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Fueled by the explosive development of the Internet, distributed programming is becoming more and more popular. The Internet provides the first steps towards a global infrastructure for distributed applications: a global namespace (URLs) and a global communications protocol (TCP/IP). Both platforms based on the Java language and on the CORBA standard take advantage of this infrastructure and have become widely-used. On first glance, one might think that distributed programming has become a solved problem. But this is far from the case. Writing efficient, open, and robust distributed applications remains much harder than writing centralized applications. Making them secure increases the difficulty by another quantum leap. The abstractions offered by Java and CORBA, for example the notion of distributed object, provide only rudimentary help. The programmer must still keep distribution and fault-tolerance strongly in mind.
The Mozart platform is the result of three years of research into distributed programming and ten years of research into concurrent constraint programming. The driving goal is to separate the fundamental aspects of programming a distributed system: application functionality, distribution structure, fault tolerance, security, and open computing.
The current Mozart release completely separates application functionality from distribution structure, and provides primitives for fault-tolerance, open computing, and partial support for security. Current research is focused on completing the separation for fault tolerance and open computing, which will be offered in upcoming releases. Future research will focus on security and other issues.
This tutorial presents many examples of practical programs and techniques of distributed programming and fault-tolerant programming. The tutorial also gives many examples of useful abstractions, such as cached objects, stationary objects, fault-tolerant stationary objects, mobile agents, and fault-tolerant mobile agents, and shows how easy it is to develop new abstractions in the Mozart platform.
Essentially all the distribution abilities of Mozart are given by four modules:
Connection provides the basic mechanism (known as tickets) for active applications to connect with each other.
Remote allows an active application to create a new site (local or remote operating system process) and connect with it. The site may be on the same machine or a remote machine.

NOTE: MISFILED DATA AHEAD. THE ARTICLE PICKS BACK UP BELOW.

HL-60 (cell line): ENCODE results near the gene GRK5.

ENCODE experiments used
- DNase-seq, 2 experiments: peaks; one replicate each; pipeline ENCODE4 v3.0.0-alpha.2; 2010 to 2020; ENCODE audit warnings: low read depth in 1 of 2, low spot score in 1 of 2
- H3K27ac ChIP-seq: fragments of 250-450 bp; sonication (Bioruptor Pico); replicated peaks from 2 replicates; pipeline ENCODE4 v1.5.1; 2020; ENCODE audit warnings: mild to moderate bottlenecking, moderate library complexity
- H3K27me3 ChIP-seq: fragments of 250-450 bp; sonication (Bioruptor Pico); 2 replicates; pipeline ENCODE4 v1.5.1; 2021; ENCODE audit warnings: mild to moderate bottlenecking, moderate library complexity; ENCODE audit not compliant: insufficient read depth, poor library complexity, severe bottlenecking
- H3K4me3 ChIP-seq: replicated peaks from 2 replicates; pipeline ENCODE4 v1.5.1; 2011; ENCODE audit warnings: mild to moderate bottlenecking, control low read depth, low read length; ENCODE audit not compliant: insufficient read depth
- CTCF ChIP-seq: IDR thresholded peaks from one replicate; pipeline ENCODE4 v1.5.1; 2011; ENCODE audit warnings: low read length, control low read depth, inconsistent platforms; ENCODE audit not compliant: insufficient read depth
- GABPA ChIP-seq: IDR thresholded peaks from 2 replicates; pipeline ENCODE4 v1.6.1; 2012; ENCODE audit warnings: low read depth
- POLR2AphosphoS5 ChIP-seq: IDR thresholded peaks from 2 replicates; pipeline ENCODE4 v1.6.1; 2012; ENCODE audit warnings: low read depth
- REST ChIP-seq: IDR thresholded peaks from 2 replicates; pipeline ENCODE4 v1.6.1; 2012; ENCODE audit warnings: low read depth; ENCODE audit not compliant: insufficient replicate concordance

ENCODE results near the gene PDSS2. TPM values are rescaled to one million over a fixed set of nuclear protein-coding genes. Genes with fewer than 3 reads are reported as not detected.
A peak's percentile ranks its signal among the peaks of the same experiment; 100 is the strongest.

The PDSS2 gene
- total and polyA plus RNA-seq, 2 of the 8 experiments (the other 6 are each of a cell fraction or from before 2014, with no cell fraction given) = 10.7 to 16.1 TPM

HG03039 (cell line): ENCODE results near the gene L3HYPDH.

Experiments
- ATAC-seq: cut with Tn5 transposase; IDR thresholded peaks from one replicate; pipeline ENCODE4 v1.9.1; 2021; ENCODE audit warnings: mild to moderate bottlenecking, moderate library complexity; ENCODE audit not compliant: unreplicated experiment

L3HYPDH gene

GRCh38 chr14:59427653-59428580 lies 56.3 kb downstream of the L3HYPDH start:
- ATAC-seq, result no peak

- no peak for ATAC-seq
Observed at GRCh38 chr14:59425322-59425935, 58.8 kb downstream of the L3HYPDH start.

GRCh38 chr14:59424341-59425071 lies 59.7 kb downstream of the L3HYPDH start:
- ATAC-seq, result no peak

Pickle allows an application to store and retrieve arbitrary stateless data from files and URLs.
DP gives the basic primitives for configuring the distribution of entities, and fault detection and handling.
The first three modules,
Pickle, are extremely simple to use. In each case, there are just a few basic operations. For example,
Connection has just two basic operations: offering a ticket and taking a ticket.
The fourth module,
DP, is the base on which fault-tolerant abstractions are built. The current module provides complete fault-detection ability for both site and network failures and has hooks that allow to build efficient fault-tolerant abstractions within the Oz language. The underlying model of that module is a both simplified and improved version of the former module
This tutorial gives an informal but precise specification of both the distribution model and the failure model. The tutorial carefully indicates where the current release is incomplete with respect to the specification (this is called a limitation) or has a different behavior (this is called a modification). All limitations and modifications are explained where they occur and they are also listed together at the end of the tutorial (see Chapter 6).
We say two or more applications are connected if they share a reference to a language entity that allows them to exchange information. For example, let Application 1 and Application 2 reference the same object. Then either application can call the object. All low-level data transfer between the two applications is automatic; from the viewpoint of the system, it's just one big concurrent program where one object is being called from more than one thread. There is never any explicit message passing or encoding of data.
The Mozart platform provides much functionality in addition to distribution. It provides an interactive development environment with incremental compiler, many tools including a browser, debugger, and parser-generator, a C++ interface for developing dynamically-linked libraries, and state-of-the-art constraint and logic programming support. We refer the reader to the other tutorials and the extensive system documentation.
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